Now that we are approaching the one-month mark of quarantine, we’ve hopefully all started to adapt to the “new norm.” For those of us that need to conduct business from our homes, we’ve had to get creative in how we communicate, not only with our internal team but also with clients and perhaps even the media.
Officials have enforced stay-at-home safety measures that have encouraged all of us to become technology experts, whether we truly are or not. We’ve all had to become accustomed to hearing voices through computer microphones and seeing faces on screens. (If you’re lucky, maybe even a curious kid or pet too.)
With social distancing guidelines in place, you’ve probably noticed that local and national reporters have the added challenge of continuing to keep audiences informed while conducting interviews from their homes or a screen from the news studio. Here are some tips if you find yourself as the star of an upcoming virtual interview.
Tip #1: Business on the Top
Many of us have adapted our dress style since working from home. It’s now normal to see coworkers in a video conference wearing their favorite hoodie and baseball cap. This might be appropriate attire for an informal meeting with your coworkers, but is it okay for a virtual interview? Recently, Meghan McCain received some negative press for wearing a hat during a virtual segment of The View. This proves that whether or not you think it’s okay to be informal because you’re working at home, there is still a standard that others expect when you’re going to be seen on TV. This is why you should always err on the safe side and look professional. Allow people to see your face. Wear a professional shirt, maybe even one that has your organization’s logo on it.
Tip #2: Be in Control of the Controls
There are many options you can use to virtually communicate with others. Within the last month, I’ve used everything from Teams, to Skype to Zoom. I have found all of them to be useful in their own way. Each platform has different options, rules and controls. Make sure you know the intricacies of your screen and volume options before your interview. When we get put in a situation we’ve rarely been in and something unexpected happens, we tend to panic. This is why knowing how to operate these functions is essential ahead of time.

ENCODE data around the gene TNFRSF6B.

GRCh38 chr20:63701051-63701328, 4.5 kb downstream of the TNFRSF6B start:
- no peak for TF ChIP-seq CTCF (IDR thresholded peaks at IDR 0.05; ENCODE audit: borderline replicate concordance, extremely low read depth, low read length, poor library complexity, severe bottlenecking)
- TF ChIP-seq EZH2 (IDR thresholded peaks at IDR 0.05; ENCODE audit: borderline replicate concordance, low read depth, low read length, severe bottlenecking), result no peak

- Mute/Volume control – This seems basic, but you should know how to turn your voice and background noise (i.e. the kids and pets in your house) on and off. If it’s an interview that’s being conducted by a reporter in a studio, be prepared with a pair of earbuds so that you can hear a reporter prompt you with questions on your cell phone while you use your computer audio to be heard by the audience.
- Camera functions – Most platforms give you an option to turn your camera on and off, allowing you to hide your screen if you are not the person speaking. If you are facilitating the interview and do not want to be seen at all, it’s helpful to use the “hide non-talking participants” option so your black screen doesn’t appear.
- Recording options – You may be asked to record the interview, even if it serves as a backup. Once the interview is done recording, be sure to know how to find where the interview is saved on your computer so you can send it to others, if needed.
- Time allotment – Zoom has proven to be a free and reliable platform to use for interviews. Be mindful that the free version has restrictions in terms of time and number of conference attendees. If you are expecting a long interview, know the amount of time you are allowed before the platform ends your session.
Tip #3: Look Behind You
You’ve done everything to properly prepare for your interview. You’ve dressed appropriately, practiced your talking points and know how to use all of the controls of the platform. You’re ready. But are you? Before you start your interview, make sure you turn around to see what is visible in your background. Make sure everything is clean and there are appealing objects for your audience to see, like a plant or painting. If what they see is messy or distracting, move the items or move to a different room. Also be aware of the amount of sunlight that is coming in behind you that may shade your face. Your credibility depends on others being able to see you clearly.
Bonus tip: PRACTICE!
Before you start your interview, grab a coworker and ask them to video conference with you. This will allow you to test the controls, practice your talking points, and they can let you know how you look on the screen.
Have More Questions Before You Conduct Your Virtual Interview?
You can email our PR director, Tara, directly at firstname.lastname@example.org. We’re here to help you! Before you leave, check out our most recent, super-timely #PRbriefs:
If you are using Zoom for your business needs at home, please keep yourself protected by following the steps outlined in this Zoom passwords story.